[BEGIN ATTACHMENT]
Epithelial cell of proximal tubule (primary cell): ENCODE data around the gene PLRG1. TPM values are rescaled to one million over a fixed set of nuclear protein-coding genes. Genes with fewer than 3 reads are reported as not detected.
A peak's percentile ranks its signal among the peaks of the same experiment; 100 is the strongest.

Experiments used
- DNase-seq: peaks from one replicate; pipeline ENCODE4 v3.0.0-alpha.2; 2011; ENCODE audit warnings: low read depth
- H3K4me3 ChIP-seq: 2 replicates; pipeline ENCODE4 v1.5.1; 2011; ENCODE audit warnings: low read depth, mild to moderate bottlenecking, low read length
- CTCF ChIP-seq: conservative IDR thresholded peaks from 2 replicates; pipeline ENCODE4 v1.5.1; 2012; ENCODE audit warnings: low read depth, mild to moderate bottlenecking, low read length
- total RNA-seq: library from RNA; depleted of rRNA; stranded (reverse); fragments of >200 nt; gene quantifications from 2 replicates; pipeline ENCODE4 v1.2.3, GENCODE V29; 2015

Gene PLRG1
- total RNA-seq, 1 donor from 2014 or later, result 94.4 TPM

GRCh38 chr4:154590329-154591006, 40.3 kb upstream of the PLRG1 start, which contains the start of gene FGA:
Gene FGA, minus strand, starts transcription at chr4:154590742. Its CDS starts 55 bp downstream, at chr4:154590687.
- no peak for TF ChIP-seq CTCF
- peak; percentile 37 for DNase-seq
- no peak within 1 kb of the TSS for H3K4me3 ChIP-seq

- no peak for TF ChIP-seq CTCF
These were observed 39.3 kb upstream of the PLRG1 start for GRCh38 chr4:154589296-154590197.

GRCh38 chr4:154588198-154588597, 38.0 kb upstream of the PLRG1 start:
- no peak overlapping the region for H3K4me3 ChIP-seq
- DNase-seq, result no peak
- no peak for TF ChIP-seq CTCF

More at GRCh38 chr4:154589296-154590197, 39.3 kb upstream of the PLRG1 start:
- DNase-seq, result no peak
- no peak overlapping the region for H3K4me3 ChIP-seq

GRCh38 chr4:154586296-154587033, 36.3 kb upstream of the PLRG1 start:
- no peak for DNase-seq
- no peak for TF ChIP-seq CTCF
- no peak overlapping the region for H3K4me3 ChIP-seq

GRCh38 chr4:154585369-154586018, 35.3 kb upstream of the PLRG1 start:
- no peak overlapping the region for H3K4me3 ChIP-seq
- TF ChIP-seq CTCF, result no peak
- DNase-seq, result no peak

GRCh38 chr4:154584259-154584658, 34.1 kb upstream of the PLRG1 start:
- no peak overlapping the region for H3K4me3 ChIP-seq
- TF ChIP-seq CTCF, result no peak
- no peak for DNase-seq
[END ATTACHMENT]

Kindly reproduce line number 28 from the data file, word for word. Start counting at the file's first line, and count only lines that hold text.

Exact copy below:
GRCh38 chr4:154585369-154586018, 35.3 kb upstream of the PLRG1 start: